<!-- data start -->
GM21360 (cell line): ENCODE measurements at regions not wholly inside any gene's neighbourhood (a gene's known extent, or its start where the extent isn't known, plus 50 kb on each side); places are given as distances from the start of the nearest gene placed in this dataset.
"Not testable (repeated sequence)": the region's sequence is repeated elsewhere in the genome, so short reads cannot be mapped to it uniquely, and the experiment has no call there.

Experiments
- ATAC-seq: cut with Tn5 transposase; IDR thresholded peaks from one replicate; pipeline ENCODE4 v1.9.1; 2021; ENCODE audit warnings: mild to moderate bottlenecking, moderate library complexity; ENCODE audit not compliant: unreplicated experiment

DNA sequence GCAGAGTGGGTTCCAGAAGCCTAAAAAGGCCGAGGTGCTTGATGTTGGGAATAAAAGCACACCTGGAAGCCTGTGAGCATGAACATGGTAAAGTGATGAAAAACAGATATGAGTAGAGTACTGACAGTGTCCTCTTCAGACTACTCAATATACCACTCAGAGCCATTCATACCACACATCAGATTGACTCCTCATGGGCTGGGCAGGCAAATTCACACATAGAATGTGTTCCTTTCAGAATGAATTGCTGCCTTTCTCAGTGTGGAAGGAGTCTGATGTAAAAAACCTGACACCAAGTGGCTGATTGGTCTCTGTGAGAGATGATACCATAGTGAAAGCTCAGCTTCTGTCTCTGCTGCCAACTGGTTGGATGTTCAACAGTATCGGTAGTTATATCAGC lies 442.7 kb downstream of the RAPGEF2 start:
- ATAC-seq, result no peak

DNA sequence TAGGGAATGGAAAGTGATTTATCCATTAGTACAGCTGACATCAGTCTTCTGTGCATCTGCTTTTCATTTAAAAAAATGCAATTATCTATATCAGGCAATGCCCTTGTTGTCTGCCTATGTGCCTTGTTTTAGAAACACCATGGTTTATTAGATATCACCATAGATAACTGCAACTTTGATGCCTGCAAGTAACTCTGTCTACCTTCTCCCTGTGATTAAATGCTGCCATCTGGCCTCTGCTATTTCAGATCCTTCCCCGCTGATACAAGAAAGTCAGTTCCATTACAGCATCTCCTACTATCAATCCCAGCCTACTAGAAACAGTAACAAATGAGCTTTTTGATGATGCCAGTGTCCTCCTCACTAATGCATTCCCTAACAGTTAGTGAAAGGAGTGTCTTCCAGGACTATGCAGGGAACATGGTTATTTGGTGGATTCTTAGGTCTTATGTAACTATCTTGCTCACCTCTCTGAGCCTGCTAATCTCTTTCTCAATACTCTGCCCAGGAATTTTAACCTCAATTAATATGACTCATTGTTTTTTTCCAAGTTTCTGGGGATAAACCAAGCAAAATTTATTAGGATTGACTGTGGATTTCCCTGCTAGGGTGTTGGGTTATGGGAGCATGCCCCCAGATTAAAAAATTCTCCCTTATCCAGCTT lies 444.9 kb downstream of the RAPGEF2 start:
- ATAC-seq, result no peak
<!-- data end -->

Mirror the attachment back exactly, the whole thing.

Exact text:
GM21360 (cell line): ENCODE measurements at regions not wholly inside any gene's neighbourhood (a gene's known extent, or its start where the extent isn't known, plus 50 kb on each side); places are given as distances from the start of the nearest gene placed in this dataset.
"Not testable (repeated sequence)": the region's sequence is repeated elsewhere in the genome, so short reads cannot be mapped to it uniquely, and the experiment has no call there.

Experiments
- ATAC-seq: cut with Tn5 transposase; IDR thresholded peaks from one replicate; pipeline ENCODE4 v1.9.1; 2021; ENCODE audit warnings: mild to moderate bottlenecking, moderate library complexity; ENCODE audit not compliant: unreplicated experiment

DNA sequence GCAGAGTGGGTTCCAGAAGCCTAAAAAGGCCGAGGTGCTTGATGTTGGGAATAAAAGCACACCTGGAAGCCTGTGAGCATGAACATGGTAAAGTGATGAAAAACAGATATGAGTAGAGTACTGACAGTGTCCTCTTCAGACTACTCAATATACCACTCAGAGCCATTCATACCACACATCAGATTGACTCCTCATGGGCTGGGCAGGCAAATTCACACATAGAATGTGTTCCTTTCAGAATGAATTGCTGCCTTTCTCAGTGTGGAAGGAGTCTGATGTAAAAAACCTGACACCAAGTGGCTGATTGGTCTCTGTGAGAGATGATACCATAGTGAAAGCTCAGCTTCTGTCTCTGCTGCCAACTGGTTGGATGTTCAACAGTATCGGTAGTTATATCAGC lies 442.7 kb downstream of the RAPGEF2 start:
- ATAC-seq, result no peak

DNA sequence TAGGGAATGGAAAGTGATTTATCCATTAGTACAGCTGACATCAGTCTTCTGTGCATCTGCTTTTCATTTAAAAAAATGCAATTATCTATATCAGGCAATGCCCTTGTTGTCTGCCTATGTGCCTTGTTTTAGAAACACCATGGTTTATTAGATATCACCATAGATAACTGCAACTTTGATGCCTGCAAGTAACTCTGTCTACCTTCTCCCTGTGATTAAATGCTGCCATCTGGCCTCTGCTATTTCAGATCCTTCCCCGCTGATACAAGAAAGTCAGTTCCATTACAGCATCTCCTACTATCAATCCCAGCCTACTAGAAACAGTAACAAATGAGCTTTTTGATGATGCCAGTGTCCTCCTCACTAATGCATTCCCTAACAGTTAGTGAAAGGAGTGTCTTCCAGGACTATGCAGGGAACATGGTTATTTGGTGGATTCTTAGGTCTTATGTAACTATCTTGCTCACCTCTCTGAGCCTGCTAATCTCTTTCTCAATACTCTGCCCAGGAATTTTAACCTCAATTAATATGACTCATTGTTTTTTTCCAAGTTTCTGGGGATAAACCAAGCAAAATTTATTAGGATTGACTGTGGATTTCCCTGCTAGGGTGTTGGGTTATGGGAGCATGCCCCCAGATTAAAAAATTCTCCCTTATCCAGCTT lies 444.9 kb downstream of the RAPGEF2 start:
- ATAC-seq, result no peak